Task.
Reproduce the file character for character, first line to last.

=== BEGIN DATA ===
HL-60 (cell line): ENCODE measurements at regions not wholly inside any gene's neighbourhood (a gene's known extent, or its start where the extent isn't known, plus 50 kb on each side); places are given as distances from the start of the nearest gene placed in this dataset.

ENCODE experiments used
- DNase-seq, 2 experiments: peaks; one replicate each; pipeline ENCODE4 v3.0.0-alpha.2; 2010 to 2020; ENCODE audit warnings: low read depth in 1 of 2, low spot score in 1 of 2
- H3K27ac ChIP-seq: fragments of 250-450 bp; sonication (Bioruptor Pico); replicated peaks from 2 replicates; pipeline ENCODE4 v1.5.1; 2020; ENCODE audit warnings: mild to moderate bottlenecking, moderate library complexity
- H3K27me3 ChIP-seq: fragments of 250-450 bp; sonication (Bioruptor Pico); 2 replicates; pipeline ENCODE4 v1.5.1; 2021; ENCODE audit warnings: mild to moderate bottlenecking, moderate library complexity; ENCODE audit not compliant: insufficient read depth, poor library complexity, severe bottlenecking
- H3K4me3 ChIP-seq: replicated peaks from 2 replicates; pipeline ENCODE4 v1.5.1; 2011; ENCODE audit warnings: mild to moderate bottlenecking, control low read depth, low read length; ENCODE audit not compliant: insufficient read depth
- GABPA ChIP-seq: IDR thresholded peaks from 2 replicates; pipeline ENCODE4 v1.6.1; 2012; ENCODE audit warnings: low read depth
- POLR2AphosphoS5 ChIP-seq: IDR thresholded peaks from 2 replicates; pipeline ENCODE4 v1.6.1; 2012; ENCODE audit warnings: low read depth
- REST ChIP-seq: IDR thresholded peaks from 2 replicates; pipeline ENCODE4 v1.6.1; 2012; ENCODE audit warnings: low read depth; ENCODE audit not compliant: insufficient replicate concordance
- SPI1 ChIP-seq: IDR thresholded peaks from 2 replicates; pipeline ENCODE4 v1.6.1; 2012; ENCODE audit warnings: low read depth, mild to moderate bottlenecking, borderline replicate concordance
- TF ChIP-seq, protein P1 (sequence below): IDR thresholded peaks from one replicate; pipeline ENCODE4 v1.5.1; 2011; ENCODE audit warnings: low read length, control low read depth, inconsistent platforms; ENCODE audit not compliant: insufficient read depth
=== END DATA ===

HL-60 (cell line): ENCODE measurements at regions not wholly inside any gene's neighbourhood (a gene's known extent, or its start where the extent isn't known, plus 50 kb on each side); places are given as distances from the start of the nearest gene placed in this dataset.

ENCODE experiments used
- DNase-seq, 2 experiments: peaks; one replicate each; pipeline ENCODE4 v3.0.0-alpha.2; 2010 to 2020; ENCODE audit warnings: low read depth in 1 of 2, low spot score in 1 of 2
- H3K27ac ChIP-seq: fragments of 250-450 bp; sonication (Bioruptor Pico); replicated peaks from 2 replicates; pipeline ENCODE4 v1.5.1; 2020; ENCODE audit warnings: mild to moderate bottlenecking, moderate library complexity
- H3K27me3 ChIP-seq: fragments of 250-450 bp; sonication (Bioruptor Pico); 2 replicates; pipeline ENCODE4 v1.5.1; 2021; ENCODE audit warnings: mild to moderate bottlenecking, moderate library complexity; ENCODE audit not compliant: insufficient read depth, poor library complexity, severe bottlenecking
- H3K4me3 ChIP-seq: replicated peaks from 2 replicates; pipeline ENCODE4 v1.5.1; 2011; ENCODE audit warnings: mild to moderate bottlenecking, control low read depth, low read length; ENCODE audit not compliant: insufficient read depth
- GABPA ChIP-seq: IDR thresholded peaks from 2 replicates; pipeline ENCODE4 v1.6.1; 2012; ENCODE audit warnings: low read depth
- POLR2AphosphoS5 ChIP-seq: IDR thresholded peaks from 2 replicates; pipeline ENCODE4 v1.6.1; 2012; ENCODE audit warnings: low read depth
- REST ChIP-seq: IDR thresholded peaks from 2 replicates; pipeline ENCODE4 v1.6.1; 2012; ENCODE audit warnings: low read depth; ENCODE audit not compliant: insufficient replicate concordance
- SPI1 ChIP-seq: IDR thresholded peaks from 2 replicates; pipeline ENCODE4 v1.6.1; 2012; ENCODE audit warnings: low read depth, mild to moderate bottlenecking, borderline replicate concordance
- TF ChIP-seq, protein P1 (sequence below): IDR thresholded peaks from one replicate; pipeline ENCODE4 v1.5.1; 2011; ENCODE audit warnings: low read length, control low read depth, inconsistent platforms; ENCODE audit not compliant: insufficient read depth